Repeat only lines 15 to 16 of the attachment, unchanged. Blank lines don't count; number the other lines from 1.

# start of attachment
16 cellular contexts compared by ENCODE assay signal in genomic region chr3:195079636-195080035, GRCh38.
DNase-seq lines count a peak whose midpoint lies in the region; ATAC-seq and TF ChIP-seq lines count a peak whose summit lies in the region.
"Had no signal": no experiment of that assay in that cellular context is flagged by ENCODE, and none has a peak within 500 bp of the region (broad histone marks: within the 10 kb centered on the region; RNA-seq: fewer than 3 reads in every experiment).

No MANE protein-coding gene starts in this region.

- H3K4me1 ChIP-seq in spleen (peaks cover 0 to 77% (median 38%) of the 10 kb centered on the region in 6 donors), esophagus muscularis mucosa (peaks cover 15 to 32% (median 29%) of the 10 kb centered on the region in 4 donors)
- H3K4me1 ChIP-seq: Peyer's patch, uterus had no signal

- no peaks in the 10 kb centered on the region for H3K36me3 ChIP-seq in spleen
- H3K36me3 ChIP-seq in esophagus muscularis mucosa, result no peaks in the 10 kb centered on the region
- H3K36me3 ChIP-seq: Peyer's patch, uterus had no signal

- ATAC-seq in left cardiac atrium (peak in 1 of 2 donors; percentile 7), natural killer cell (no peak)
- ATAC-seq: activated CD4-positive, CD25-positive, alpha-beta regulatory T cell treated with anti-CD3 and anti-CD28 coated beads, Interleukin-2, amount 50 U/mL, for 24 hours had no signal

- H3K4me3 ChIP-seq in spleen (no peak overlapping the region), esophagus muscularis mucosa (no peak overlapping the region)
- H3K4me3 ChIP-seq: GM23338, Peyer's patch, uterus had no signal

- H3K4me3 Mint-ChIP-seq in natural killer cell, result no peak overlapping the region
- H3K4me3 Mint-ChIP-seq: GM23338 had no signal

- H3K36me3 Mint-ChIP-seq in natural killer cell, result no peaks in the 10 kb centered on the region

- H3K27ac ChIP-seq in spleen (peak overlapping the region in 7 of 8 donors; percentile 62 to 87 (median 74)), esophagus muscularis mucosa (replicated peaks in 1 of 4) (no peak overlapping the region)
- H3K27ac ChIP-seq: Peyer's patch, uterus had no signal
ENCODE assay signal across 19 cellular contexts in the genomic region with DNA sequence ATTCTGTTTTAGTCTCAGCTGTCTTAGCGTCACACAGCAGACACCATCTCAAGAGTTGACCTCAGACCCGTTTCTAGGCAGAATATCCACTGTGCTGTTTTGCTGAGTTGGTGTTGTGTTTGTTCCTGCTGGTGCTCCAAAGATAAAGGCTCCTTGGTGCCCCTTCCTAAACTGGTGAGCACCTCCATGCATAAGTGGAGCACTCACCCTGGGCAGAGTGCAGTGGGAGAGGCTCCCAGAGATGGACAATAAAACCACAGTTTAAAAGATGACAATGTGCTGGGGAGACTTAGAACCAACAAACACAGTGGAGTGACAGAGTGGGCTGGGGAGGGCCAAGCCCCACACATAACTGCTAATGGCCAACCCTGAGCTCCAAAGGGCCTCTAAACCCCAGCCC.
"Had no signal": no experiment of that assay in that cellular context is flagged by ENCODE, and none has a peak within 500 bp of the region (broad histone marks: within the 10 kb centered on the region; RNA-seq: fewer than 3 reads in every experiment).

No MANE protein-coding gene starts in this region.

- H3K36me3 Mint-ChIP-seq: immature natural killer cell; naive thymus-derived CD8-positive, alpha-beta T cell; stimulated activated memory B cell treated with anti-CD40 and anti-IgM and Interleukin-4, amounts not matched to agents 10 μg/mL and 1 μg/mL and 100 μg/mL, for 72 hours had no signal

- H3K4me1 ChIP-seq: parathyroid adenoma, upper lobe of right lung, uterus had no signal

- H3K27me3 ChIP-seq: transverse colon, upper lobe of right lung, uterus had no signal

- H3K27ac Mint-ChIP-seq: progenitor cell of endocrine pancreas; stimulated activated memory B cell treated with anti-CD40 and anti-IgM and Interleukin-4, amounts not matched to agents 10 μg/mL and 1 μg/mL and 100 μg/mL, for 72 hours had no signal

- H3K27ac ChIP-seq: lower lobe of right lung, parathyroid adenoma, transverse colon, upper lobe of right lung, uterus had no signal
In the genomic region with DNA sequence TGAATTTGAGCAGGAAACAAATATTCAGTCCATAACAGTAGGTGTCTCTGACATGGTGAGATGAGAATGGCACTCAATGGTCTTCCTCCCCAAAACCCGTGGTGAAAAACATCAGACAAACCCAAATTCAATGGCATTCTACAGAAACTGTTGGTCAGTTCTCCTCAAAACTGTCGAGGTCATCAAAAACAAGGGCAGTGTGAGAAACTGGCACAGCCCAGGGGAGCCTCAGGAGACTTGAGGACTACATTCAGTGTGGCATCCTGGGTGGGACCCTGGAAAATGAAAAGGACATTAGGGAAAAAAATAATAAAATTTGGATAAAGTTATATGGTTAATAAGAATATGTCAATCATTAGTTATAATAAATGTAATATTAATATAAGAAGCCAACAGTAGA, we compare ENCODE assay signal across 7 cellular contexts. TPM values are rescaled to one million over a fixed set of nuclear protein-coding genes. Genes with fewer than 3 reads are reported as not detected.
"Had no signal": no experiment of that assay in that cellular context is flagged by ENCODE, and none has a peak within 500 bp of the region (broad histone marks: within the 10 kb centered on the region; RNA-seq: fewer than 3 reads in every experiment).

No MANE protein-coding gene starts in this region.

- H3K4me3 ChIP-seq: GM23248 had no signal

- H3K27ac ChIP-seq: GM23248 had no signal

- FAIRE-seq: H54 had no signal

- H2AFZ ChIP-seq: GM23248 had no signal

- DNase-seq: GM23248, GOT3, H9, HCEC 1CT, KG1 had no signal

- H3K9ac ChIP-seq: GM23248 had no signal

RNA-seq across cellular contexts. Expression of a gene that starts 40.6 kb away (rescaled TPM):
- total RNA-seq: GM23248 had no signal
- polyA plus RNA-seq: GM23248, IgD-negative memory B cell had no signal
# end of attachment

- H3K4me3 Mint-ChIP-seq: GM23338 had no signal

- H3K36me3 Mint-ChIP-seq in natural killer cell, result no peaks in the 10 kb centered on the region